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Big East Recruiting Superlatives

Posted by mlemaire on May 23rd, 2013

Sometimes it is OK to choose an arbitrary date in the college basketball recruiting process and take stock of things, using our Big East goggles of course. That said, this date really isn’t all that arbitrary. Most of the top basketball recruits in the Class of 2013 signed National Letters of Intent last week . Rather than break down and rank the Big East recruiting classes from top to bottom — which the guys at recruiting sites do much better than we would anyway — we figured to have some fun and bring you back to high school for some good old-fashioned superlatives. Again, we recognize the Big East is breaking up, but we are still looking back rather than forward.

He Didn't Have To Look Far, But Buzz Williams Reeled In Perhaps His Best Recruiting Class Ever (AP)

He Didn’t Have To Look Far, But Buzz Williams Reeled In Perhaps His Best Recruiting Class Ever (AP)

Most Likely To Earn Praise For His Recruiting Prowess: Buzz Williams, Marquette

In the always useless world of recruiting rankings, most experts have recruiting classes at Louisville and Syracuse ranked ahead of Marquette’s class, but that shouldn’t keep Williams from receiving the praise he is due. Williams hangs his hat on his program’s ability to develop talent, not in recruiting superstars, but this class could easily be his most ballyhooed yet. Of course it helps Williams look good when much of the talent is in the same city as the school, but he still had to beat out a number of high-major programs for those kids. Duane Wilson is a local point guard with size who may earn the first crack at replacing Junior Cadougan and fellow local product Deonte Burton is a physical and athletic wing who will rebound and defend. The third local product by way of junior college in Iowa is 6’8″ forward Jameel McKay who has everyone excited about his athleticism, rebounding, and motor. The real prize for the Golden Eagles is slashing guard JaJuan Johnson who Williams and his staff plucked out of Memphis’ backyard despite an offer from the Tigers. Everyone in the Southeast recruited the attacking guard who may be asked to step in immediately and replace some of Vander Blue’s now-missing production.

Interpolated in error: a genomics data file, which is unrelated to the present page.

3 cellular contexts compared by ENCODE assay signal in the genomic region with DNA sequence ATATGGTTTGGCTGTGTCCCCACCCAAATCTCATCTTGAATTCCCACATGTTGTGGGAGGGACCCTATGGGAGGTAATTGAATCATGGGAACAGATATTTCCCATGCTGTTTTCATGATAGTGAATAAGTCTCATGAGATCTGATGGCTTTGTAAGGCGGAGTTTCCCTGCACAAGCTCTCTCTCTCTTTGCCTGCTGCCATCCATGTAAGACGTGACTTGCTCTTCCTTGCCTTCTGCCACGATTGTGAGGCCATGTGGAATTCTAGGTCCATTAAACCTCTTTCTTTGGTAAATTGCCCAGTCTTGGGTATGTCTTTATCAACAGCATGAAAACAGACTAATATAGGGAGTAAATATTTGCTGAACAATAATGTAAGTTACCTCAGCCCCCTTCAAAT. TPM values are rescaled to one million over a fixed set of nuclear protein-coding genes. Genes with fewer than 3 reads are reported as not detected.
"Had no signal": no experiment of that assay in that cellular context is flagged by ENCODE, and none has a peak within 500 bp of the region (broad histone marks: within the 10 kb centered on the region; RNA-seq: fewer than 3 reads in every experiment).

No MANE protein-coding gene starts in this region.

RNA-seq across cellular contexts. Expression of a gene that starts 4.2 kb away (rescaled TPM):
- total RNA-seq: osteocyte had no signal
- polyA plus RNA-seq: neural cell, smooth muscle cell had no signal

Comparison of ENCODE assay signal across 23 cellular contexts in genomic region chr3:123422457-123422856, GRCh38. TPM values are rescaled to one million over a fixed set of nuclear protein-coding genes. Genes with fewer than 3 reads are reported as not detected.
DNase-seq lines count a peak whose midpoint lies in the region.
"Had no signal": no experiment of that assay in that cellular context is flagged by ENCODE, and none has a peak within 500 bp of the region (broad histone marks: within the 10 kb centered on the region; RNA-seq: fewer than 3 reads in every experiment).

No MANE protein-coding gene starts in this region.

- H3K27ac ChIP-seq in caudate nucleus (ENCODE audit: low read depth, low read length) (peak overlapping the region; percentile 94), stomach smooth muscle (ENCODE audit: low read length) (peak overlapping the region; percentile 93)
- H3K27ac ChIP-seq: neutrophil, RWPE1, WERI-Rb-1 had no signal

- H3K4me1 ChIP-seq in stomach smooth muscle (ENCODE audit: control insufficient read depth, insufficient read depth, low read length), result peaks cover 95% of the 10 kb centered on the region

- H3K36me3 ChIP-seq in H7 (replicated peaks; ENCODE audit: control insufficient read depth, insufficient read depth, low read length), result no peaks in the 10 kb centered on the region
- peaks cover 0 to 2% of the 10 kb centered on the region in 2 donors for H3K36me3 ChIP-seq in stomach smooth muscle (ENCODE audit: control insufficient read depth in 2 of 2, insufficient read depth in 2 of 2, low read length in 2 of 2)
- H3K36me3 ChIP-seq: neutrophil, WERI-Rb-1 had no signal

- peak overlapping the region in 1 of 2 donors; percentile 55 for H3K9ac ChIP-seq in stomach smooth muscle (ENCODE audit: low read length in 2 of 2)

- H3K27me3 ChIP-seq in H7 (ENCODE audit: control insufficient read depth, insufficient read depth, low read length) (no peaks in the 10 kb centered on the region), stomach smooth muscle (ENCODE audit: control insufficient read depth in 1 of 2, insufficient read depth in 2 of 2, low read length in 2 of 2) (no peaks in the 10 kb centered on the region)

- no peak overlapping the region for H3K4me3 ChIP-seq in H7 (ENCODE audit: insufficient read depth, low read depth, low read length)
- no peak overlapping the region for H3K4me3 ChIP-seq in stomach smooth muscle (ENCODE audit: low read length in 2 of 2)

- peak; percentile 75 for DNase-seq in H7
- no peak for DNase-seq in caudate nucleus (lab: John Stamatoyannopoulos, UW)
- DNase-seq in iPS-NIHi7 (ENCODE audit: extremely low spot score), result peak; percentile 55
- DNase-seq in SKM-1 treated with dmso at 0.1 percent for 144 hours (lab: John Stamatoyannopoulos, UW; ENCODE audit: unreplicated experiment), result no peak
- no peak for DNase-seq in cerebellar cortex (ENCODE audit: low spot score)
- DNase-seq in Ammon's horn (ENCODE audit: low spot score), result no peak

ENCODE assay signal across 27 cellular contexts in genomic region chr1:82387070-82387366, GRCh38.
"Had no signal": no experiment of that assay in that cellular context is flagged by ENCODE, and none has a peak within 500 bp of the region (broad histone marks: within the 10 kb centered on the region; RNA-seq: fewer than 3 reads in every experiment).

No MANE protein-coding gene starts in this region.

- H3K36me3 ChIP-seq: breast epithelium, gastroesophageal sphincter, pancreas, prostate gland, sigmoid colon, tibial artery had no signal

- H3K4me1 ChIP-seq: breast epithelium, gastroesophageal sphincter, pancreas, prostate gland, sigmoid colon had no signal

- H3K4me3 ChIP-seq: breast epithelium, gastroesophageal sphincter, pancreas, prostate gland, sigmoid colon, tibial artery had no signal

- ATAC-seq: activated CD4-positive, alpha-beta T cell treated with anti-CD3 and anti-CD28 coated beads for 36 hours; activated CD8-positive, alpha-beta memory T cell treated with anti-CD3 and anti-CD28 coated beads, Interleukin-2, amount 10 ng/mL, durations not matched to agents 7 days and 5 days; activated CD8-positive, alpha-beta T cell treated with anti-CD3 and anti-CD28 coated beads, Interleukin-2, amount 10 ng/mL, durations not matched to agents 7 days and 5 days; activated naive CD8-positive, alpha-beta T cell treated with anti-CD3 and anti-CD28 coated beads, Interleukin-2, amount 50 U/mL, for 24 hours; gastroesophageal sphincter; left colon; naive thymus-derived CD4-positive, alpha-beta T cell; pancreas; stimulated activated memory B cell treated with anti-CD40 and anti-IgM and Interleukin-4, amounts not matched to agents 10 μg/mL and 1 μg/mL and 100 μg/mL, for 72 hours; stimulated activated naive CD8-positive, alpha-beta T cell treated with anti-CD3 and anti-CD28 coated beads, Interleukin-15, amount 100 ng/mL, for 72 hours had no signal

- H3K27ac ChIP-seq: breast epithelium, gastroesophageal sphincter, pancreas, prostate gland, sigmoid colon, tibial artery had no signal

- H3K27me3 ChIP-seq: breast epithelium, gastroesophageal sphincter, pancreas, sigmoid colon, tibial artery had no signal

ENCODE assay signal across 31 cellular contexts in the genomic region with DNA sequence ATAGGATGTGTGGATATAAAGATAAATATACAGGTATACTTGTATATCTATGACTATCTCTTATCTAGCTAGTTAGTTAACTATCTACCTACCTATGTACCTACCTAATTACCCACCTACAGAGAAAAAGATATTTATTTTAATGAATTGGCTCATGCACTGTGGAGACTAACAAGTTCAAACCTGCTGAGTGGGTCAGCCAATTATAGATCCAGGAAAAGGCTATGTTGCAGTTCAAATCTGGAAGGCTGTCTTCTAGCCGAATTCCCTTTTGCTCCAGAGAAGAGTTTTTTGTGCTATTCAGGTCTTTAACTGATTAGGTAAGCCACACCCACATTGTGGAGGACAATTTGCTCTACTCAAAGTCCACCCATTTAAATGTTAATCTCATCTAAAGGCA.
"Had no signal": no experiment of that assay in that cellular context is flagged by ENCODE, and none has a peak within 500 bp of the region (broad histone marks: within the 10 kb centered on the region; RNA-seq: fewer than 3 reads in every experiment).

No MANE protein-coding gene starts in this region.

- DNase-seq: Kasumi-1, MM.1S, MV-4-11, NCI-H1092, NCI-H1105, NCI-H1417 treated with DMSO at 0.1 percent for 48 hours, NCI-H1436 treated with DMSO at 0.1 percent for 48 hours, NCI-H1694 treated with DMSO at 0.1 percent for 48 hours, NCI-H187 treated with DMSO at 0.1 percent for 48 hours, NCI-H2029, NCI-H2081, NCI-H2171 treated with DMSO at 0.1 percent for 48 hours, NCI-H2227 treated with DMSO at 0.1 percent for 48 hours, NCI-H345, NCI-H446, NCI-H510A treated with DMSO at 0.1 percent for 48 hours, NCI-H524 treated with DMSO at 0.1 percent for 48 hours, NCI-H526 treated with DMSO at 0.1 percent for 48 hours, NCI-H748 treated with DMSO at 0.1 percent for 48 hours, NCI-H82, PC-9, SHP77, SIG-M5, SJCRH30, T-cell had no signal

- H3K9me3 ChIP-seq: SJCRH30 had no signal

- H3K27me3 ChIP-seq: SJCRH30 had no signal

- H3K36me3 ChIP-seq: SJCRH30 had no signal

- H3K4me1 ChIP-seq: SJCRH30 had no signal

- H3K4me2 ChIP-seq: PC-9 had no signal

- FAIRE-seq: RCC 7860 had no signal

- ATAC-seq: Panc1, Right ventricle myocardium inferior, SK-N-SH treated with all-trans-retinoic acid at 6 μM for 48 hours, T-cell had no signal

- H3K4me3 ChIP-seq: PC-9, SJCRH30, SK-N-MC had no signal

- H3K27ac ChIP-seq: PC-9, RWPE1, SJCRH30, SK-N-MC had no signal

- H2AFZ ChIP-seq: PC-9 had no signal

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Season In Review: DePaul Blue Demons

Posted by mlemaire on April 25th, 2013

DePaul coach Oliver Purnell came to the school with the reputation as a rebuilder of programs, the only problem is that in three years at the helm in Chicago, the Blue Demons haven’t gotten any better. DePaul ended up at the bottom of the conference barrel, finishing the season 11-21 overall and just 2-16 in the Big East, which gives Purnell six conferences wins in three seasons and fans not a whole lot of hope for the immediate future. The Blue Demons showed flashes at times and proved they had legitimate talent on their roster in Cleveland Melvin and Brandon Young, but their pedestrian offense, downright atrocious defense and lack of immediate depth were more than enough to torpedo any aspirations the team had about making a leap this season. Let’s go inside what exactly happened at DePaul this season:

After Just Two Conference Wins, Oliver Purnell Finds Himself On The Hot Seat.

After Just Two Conference Wins, Oliver Purnell Finds Himself On The Hot Seat.

The Good

In a program that has been full of turmoil and disappointment over the past five years, rising senior forward Cleveland Melvin continued to be a bright light in a dark place, improving his field-goal percentage, becoming a slightly more efficient offensive player, and racking up seven double-doubles en route to another successful all-conference season. Classmate Brandon Young led the team in scoring and proved himself to be a legitimate offensive star in the conference. I guess if we really wanted to stretch the definition of “good” we could count conference victories over Providence and Rutgers as part of the good and look on the bright side — at least the school hasn’t had to spend the early part of the offseason answering questions about why their coach, who isn’t winning, is verbally and physically abusing his players in practice. That is always a good thing, especially when your team stinks.

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Big East M5: 02.28.13 Edition

Posted by mlemaire on February 28th, 2013